For the last five or six years growth has been pretty hard to find, and it doesn't look like that dynamic will change anytime soon. While some emerging markets do offer solid growth, it can be difficult for the overseas, retail investors, to find ways to profit from that growth. Big technology companies, a wellspring of growth just over ten years ago, have largely matured.

But in oil and gas, several transformations have been under way thanks to technological advancements across the board. These transformations have led to spectacular growth, growth that, this time, retail investors can participate easily in. This article will go over two important, transformative trends in energy and will offer one investment for each trend. While these names are certainly not the only choices available, I believe that each represent a good place to start. 

Lng Carrier Pic Shipsandharbours

Photo credit of Ships And Harbours

Rise of LNG
The world's energy demand is still growing. At the same time, many power-hungry, manufacturing countries such as Japan and Germany have announced plans to reduce or eliminate reliance on nuclear energy. Many other western countries are working to reduce reliance on coal. This leaves a powerful vacuum that is most economically filled by natural gas. 

The biggest sources of natural gas in the world are Australia, the U.S., Africa, and Russia. The greatest demand, however, comes from Europe and East Asia. Complicating things further, exporting natural gas is a capital-intensive operation. That's where LNG shippers come in. 

Between now and 2025, capacity to ship liquefied natural gas, or LNG, will rise by 5% per year. Shippers of LNG will have a lot more to ship. The demand for LNG export vessels, ships which take a lot of time and capital to make, is expected to rise to almost 600 by 2025. Yet, only 300 LNG vessels are forecasted to be online by that time.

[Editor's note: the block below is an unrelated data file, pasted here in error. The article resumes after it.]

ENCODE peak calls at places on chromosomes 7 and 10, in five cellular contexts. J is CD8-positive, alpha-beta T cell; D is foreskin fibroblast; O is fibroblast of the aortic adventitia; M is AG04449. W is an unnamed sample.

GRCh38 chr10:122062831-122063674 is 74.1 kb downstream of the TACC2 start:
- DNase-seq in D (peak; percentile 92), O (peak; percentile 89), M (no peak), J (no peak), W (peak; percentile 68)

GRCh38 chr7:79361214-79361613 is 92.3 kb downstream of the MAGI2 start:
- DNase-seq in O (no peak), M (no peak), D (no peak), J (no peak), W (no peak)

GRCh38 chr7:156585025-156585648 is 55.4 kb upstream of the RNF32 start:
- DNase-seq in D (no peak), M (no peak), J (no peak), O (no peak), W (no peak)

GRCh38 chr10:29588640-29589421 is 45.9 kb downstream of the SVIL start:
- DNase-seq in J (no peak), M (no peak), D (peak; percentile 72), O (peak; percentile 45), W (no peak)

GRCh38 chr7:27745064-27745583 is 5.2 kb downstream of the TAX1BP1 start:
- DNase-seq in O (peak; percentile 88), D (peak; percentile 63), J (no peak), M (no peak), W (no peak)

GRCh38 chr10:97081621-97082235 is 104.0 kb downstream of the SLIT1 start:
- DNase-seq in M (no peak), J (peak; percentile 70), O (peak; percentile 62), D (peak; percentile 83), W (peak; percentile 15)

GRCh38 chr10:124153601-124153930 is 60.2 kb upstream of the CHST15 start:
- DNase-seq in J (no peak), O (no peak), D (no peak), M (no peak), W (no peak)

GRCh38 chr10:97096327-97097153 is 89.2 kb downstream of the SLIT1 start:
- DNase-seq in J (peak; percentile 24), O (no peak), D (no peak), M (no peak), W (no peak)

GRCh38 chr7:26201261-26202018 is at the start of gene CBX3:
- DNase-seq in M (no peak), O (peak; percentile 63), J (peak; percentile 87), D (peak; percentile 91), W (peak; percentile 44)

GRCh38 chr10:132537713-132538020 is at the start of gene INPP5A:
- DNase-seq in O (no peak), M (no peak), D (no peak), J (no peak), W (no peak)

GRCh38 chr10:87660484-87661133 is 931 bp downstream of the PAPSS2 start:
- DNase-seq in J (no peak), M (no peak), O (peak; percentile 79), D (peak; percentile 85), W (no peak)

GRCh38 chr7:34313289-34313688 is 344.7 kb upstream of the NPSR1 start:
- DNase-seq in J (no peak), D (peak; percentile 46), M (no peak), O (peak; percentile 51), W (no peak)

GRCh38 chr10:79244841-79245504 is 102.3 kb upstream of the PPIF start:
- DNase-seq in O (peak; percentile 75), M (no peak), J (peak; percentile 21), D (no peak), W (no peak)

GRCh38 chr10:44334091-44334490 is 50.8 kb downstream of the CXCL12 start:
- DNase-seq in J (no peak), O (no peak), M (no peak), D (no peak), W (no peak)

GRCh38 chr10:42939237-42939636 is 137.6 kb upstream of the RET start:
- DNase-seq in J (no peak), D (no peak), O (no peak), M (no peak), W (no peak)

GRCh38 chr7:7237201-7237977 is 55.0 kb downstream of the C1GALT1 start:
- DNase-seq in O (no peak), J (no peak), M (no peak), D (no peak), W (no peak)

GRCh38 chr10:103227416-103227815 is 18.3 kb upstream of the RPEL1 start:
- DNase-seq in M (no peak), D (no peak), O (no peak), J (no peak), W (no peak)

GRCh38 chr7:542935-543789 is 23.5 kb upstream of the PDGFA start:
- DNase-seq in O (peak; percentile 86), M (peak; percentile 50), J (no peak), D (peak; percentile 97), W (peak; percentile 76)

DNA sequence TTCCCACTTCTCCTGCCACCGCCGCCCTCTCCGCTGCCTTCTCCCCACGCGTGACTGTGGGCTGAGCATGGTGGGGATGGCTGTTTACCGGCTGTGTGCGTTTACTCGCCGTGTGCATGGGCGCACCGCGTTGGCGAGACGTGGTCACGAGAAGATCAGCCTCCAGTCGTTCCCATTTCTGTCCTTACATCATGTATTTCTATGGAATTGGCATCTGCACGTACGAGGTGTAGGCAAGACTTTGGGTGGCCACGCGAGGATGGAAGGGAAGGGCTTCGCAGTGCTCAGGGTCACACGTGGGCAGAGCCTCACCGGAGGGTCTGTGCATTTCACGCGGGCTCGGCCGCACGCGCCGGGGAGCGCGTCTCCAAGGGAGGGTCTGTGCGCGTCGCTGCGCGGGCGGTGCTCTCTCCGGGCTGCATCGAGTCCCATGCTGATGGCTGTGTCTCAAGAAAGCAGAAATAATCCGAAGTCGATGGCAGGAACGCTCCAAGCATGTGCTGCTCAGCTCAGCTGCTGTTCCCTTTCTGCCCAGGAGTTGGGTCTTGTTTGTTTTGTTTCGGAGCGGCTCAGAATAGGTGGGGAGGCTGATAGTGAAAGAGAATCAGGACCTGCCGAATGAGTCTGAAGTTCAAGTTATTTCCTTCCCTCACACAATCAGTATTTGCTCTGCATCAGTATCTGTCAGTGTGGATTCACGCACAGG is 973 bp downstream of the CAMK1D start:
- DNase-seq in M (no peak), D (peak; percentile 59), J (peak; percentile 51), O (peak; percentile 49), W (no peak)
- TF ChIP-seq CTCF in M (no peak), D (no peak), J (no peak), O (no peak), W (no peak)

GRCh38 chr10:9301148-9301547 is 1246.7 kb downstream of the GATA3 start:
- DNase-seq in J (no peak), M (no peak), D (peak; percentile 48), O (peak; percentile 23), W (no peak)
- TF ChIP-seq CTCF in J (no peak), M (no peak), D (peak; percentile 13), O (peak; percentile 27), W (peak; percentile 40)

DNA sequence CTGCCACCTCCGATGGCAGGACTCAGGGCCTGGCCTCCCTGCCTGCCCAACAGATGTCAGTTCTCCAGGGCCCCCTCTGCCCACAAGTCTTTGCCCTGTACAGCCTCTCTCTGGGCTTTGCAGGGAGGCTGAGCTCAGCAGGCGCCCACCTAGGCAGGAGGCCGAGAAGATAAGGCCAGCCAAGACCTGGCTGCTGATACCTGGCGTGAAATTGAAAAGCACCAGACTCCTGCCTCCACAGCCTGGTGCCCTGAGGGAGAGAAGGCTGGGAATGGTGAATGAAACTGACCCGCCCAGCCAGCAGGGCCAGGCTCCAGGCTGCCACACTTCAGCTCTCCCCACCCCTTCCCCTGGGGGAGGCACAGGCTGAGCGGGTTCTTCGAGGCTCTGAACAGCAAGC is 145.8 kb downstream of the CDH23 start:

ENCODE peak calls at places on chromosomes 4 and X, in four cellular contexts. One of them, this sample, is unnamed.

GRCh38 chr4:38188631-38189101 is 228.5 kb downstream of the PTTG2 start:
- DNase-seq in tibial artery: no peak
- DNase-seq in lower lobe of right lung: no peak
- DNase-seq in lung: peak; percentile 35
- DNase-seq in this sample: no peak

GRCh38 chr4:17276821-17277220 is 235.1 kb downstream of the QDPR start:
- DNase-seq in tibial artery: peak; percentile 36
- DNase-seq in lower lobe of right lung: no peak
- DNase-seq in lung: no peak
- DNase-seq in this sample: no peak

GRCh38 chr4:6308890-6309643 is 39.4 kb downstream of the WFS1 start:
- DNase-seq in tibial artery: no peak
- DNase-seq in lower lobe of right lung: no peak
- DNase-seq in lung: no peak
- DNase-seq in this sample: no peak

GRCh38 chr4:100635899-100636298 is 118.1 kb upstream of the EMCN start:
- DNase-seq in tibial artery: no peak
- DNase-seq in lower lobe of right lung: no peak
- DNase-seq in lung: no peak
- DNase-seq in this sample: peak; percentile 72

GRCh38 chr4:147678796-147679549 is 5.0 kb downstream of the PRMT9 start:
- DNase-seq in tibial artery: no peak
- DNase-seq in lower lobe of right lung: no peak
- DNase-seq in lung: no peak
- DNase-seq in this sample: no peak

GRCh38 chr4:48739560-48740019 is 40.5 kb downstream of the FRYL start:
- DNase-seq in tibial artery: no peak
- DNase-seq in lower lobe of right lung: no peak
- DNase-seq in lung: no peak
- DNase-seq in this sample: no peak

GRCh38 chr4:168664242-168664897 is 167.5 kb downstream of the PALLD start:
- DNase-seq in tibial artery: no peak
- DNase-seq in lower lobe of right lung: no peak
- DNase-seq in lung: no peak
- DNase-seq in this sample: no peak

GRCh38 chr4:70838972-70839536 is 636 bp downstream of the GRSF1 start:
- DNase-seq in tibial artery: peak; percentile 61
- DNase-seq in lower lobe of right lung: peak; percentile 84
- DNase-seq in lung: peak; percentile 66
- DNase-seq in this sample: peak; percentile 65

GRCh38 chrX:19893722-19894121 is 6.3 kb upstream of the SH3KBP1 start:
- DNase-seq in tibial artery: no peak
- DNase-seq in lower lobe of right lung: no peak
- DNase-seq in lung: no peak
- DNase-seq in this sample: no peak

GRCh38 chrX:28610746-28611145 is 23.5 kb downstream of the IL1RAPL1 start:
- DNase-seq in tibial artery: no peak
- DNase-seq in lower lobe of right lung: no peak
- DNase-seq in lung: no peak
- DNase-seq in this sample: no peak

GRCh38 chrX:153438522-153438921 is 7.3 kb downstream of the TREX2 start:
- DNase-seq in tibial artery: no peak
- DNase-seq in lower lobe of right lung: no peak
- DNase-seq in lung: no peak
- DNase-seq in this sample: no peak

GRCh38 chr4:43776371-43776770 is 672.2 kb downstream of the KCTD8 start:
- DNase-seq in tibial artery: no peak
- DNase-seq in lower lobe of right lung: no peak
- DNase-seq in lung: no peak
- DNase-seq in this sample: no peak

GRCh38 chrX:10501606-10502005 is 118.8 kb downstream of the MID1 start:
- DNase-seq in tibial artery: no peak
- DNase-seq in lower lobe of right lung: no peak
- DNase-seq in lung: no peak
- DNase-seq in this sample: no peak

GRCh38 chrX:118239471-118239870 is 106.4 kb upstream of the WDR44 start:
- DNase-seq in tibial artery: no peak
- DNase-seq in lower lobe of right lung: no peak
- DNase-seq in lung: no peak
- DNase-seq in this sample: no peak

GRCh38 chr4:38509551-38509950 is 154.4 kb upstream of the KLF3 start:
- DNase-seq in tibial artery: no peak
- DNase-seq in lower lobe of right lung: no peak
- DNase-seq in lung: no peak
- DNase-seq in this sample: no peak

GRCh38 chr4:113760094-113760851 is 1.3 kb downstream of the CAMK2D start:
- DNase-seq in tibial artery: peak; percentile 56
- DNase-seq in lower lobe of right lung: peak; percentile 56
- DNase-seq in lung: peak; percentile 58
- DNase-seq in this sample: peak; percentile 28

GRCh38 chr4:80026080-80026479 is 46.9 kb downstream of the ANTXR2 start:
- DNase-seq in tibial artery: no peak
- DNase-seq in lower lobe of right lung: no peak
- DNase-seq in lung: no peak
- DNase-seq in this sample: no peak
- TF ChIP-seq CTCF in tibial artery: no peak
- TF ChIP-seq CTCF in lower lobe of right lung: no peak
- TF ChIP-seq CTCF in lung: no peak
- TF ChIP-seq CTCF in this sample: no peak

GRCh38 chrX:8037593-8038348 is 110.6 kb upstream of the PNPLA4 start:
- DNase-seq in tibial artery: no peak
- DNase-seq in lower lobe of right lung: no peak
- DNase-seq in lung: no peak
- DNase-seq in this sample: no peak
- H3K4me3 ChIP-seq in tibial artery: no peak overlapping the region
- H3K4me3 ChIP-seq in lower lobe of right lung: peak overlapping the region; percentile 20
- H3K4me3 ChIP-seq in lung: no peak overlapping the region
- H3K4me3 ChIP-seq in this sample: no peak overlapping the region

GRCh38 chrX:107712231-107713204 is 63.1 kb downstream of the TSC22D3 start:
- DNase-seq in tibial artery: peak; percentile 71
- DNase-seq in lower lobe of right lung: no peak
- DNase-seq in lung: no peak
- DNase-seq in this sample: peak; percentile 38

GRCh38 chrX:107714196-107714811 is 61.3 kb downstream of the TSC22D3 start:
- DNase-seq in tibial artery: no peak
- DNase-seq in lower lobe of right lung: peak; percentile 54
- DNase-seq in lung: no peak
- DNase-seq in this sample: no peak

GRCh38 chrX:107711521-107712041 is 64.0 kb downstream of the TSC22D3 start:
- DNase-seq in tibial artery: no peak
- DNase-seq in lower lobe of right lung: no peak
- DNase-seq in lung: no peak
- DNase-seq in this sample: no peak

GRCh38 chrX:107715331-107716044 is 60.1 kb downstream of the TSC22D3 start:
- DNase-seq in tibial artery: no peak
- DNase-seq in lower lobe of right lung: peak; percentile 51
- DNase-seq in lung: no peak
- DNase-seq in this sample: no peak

GasLog (NYSE:GLOG) is one of a handful of names focused exclusively on LNG charter ships. This $2.2 billion company has a fleet utilization rate of 100%, and despite the company's ambitious ship construction program, it is unlikely that utilization rate will change much, given current market fundamentals. GasLog has put itself into one of the best trends in energy today.


Pipeline construction in Schwerin, Germany. Source: Wiki Commons

North to south
In the past, US pipelines moved natural gas from the traditional supply source, the Gulf Coast, to the traditional demand source, the Northeastern seaboard. Today that trend has reversed, or has at least become much more complicated. Thanks to huge shale discoveries, the greatest source of dry gas supply in the US is now the Marcellus Shale in Pennsylvania. This discovery was so game-changing that natural gas prices in the US dropped well below those of the rest of the world, thereby giving the US petrochemical industry, which depends on natural gas as an input for so many chemicals, to boom all along the Gulf Coast. 

The end result is that gas now flows from Pennsylvania to both the eastern seaboard and the South. Most pipeline operators were not ready for this, but Williams Partners (NYSE:WPZ) certainly was. Years ago, when Williams built its Gulf Coast to New England gas pipeline, the Transco Pipeline, the company decided to make the pipeline a bi-directional one. Management at the time had no idea what a great decision that would be. As other pipeline companies scramble to retool their systems to the new reality, Transco is the single fastest-growing pipeline system in America. 

Foolish takeaway
These two important energy trends are not the only ones going on today, but I believe that both now provide fantastic opportunities to investors who can be be enterprising but patient. In the coming years, LNG will become a much bigger pie than it is today. In the U.S., gas will increasingly flow from the north, not the south. While Williams and GasLog are certainly not the only choices here, I believe that both represent a good place to start looking. 

Casey Hoerth has no position in any stocks mentioned. The Motley Fool has no position in any of the stocks mentioned. Try any of our Foolish newsletter services free for 30 days. We Fools may not all hold the same opinions, but we all believe that considering a diverse range of insights makes us better investors. The Motley Fool has a disclosure policy.